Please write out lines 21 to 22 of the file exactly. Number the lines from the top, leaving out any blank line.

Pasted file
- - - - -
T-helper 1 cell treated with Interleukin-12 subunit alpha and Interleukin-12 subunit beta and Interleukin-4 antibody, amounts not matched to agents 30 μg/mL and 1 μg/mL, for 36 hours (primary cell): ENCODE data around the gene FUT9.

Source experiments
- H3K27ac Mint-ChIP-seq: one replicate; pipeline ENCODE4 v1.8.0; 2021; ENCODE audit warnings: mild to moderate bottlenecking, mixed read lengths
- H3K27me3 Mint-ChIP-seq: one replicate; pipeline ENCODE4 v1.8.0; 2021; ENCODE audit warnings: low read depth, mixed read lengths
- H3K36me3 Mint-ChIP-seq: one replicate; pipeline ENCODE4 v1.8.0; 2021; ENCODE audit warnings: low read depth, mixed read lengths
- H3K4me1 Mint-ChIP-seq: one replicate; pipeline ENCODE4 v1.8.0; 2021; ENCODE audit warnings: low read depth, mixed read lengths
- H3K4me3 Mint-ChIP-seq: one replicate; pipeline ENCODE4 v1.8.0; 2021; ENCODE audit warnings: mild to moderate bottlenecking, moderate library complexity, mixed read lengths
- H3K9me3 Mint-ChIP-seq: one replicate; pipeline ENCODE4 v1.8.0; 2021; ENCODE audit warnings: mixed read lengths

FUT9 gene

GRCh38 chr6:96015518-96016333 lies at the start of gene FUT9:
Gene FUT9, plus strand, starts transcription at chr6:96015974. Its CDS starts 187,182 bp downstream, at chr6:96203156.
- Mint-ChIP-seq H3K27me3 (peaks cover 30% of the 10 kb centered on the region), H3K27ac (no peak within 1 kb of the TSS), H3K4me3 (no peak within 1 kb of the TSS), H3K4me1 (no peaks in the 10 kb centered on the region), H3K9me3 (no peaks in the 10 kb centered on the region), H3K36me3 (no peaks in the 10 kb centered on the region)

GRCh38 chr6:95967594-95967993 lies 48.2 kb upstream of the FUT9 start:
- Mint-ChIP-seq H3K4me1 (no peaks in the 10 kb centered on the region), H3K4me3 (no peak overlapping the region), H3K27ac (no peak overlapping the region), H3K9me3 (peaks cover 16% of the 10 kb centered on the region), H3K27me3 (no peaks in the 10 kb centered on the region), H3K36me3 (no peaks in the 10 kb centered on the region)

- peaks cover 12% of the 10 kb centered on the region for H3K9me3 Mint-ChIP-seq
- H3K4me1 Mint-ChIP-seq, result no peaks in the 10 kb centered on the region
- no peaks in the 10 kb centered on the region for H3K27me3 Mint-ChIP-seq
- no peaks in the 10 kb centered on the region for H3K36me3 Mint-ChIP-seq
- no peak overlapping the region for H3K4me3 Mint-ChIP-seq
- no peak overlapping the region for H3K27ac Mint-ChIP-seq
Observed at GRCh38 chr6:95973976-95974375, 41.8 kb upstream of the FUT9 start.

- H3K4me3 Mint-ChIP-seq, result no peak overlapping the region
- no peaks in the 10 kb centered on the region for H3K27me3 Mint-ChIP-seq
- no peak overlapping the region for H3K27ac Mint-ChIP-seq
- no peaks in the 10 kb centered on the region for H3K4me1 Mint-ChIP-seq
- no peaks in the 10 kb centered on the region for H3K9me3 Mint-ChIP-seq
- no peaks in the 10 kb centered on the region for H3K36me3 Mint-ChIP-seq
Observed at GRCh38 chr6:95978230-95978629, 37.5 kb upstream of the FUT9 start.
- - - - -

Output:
Observed at GRCh38 chr6:95973976-95974375, 41.8 kb upstream of the FUT9 start.

- H3K4me3 Mint-ChIP-seq, result no peak overlapping the region